The linguistic behavior of humans is usually considered the point of reference for studying the origin and evolution of language. As commonly defined, language is a form of communication between human beings; many have argued that it is unique to humans as there is no apparent equivalent for it in non-human organisms. How language is used as a means of communication is examined in this essay from a biological perspective positing that it is effectively and meaningfully used by non-human organisms and, more specifically, by plants. We set out to draw parallels between some aspects characterizing human language and the chemical communication that occurs between plants. The essay examines the similarities in ways of communicating linked to three properties of language: its combinatorial structure, meaning-making activities and the existence of dialects. In accordance with the findings of researchers who have demonstrated that plants do indeed communicate with one another and with organisms in their environment, the essay concludes with the appeal for an interdisciplinary approach conceptualizing a broader ecological definition of language and a constructive dialogue between the biological sciences and the humanities.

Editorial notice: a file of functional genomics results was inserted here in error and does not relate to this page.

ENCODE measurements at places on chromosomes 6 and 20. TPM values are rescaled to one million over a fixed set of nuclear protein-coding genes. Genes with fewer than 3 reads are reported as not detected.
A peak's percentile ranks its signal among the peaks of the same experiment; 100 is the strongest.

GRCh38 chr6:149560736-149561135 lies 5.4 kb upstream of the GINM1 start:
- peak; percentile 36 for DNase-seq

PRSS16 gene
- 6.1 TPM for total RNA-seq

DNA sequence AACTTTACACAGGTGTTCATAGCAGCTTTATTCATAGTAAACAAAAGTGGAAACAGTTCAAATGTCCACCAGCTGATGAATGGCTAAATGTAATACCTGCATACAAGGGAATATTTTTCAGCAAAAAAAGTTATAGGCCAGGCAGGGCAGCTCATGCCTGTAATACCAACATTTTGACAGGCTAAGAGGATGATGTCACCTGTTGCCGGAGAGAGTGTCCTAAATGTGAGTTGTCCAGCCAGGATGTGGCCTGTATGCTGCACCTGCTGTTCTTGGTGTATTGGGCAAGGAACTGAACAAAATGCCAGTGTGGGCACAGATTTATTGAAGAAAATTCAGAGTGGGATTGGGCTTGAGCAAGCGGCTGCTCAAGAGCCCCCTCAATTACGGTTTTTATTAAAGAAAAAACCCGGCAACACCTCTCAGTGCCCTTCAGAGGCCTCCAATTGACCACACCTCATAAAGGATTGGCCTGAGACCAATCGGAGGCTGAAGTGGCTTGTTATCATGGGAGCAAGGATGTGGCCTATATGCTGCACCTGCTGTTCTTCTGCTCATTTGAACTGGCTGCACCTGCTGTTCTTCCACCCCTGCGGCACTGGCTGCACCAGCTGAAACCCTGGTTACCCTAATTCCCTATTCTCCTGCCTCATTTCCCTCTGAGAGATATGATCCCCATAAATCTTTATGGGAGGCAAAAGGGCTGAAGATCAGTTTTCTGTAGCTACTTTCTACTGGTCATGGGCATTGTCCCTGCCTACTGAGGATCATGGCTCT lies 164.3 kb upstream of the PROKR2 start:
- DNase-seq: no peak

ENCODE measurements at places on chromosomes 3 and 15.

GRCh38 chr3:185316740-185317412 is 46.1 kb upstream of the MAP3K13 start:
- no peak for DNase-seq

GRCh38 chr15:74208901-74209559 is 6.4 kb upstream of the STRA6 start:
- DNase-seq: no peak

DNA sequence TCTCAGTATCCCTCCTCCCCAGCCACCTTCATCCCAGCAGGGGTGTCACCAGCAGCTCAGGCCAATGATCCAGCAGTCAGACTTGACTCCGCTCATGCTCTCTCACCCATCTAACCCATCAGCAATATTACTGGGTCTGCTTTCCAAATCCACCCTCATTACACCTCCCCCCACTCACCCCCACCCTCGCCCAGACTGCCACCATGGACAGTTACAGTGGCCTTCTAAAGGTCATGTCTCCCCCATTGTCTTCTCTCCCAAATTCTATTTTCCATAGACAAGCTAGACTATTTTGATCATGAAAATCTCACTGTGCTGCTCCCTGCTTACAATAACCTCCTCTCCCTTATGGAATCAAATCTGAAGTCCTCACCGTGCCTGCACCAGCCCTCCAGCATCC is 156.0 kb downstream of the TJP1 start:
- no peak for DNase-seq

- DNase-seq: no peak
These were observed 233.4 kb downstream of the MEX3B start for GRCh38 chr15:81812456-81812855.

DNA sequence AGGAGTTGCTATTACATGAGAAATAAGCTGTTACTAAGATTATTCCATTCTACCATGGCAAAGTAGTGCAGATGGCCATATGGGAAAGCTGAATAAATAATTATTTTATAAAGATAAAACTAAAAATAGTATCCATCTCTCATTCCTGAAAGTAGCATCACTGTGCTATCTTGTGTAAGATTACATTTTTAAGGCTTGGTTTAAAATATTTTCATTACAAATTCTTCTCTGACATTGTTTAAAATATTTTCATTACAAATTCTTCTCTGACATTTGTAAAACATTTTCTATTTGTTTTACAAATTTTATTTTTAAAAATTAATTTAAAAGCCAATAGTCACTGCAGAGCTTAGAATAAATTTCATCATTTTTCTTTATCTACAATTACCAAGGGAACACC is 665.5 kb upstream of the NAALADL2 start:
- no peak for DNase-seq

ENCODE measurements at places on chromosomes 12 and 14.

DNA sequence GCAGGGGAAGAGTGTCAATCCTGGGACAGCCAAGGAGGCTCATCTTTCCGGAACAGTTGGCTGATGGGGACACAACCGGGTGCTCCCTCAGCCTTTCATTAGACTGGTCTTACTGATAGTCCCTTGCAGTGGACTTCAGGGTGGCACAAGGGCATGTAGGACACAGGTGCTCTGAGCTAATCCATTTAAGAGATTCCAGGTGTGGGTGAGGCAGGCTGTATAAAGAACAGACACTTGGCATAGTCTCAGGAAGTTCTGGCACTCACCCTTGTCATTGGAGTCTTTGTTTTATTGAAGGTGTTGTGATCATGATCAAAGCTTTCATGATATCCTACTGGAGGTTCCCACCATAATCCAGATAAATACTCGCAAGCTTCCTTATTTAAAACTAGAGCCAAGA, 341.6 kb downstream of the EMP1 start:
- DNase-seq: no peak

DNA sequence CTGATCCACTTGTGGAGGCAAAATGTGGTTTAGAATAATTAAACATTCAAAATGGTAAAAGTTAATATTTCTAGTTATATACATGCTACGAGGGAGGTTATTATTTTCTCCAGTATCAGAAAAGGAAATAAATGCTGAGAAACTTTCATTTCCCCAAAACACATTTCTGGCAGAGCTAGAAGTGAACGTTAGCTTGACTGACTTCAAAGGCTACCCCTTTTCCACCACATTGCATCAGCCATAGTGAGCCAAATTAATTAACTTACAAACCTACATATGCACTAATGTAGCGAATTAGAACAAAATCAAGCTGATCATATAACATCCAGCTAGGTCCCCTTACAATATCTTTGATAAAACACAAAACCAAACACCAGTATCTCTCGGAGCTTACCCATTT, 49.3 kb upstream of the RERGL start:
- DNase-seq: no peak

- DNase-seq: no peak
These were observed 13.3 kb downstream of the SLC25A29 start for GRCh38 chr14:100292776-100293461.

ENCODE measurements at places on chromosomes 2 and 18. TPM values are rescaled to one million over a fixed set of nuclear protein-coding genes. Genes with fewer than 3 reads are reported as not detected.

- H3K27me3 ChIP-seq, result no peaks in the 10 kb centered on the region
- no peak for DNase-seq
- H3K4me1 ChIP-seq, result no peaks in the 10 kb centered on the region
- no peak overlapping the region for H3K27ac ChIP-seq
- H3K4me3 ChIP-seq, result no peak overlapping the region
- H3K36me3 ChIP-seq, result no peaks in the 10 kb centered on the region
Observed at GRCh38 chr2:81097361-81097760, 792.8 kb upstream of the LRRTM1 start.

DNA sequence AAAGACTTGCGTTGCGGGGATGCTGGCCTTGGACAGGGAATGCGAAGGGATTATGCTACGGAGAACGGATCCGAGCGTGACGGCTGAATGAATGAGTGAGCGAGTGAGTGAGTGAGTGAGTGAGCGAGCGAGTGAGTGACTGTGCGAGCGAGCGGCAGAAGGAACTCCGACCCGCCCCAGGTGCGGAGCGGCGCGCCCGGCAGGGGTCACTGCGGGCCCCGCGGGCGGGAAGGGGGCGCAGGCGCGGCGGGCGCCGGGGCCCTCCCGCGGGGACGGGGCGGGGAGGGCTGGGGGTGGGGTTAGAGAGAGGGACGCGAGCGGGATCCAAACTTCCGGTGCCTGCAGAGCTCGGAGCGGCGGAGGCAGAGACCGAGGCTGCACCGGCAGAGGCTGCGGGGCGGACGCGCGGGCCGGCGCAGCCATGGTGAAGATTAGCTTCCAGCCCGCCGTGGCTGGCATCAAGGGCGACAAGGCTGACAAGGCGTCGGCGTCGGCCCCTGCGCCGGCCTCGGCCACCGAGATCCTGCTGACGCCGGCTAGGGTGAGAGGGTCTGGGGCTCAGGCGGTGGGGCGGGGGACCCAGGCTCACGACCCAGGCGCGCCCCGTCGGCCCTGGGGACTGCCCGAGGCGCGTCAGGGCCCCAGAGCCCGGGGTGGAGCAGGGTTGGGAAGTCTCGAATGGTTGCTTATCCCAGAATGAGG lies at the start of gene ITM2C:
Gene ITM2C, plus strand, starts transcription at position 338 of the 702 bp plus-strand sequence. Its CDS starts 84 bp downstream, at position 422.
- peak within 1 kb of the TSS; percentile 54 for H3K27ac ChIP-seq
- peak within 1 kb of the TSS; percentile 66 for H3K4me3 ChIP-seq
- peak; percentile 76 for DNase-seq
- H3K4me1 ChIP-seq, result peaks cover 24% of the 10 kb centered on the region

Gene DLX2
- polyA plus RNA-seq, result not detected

Cracking the code: a comparative approach to plant communication

Bonato, Bianca
;
Peressotti, Francesca;Guerra, Silvia;Wang, Qiuran;Castiello, Umberto
2021

Abstract

The linguistic behavior of humans is usually considered the point of reference for studying the origin and evolution of language. As commonly defined, language is a form of communication between human beings; many have argued that it is unique to humans as there is no apparent equivalent for it in non-human organisms. How language is used as a means of communication is examined in this essay from a biological perspective positing that it is effectively and meaningfully used by non-human organisms and, more specifically, by plants. We set out to draw parallels between some aspects characterizing human language and the chemical communication that occurs between plants. The essay examines the similarities in ways of communicating linked to three properties of language: its combinatorial structure, meaning-making activities and the existence of dialects. In accordance with the findings of researchers who have demonstrated that plants do indeed communicate with one another and with organisms in their environment, the essay concludes with the appeal for an interdisciplinary approach conceptualizing a broader ecological definition of language and a constructive dialogue between the biological sciences and the humanities.
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Utilizza questo identificativo per citare o creare un link a questo documento: http://hdl.handle.net/11577/3399780
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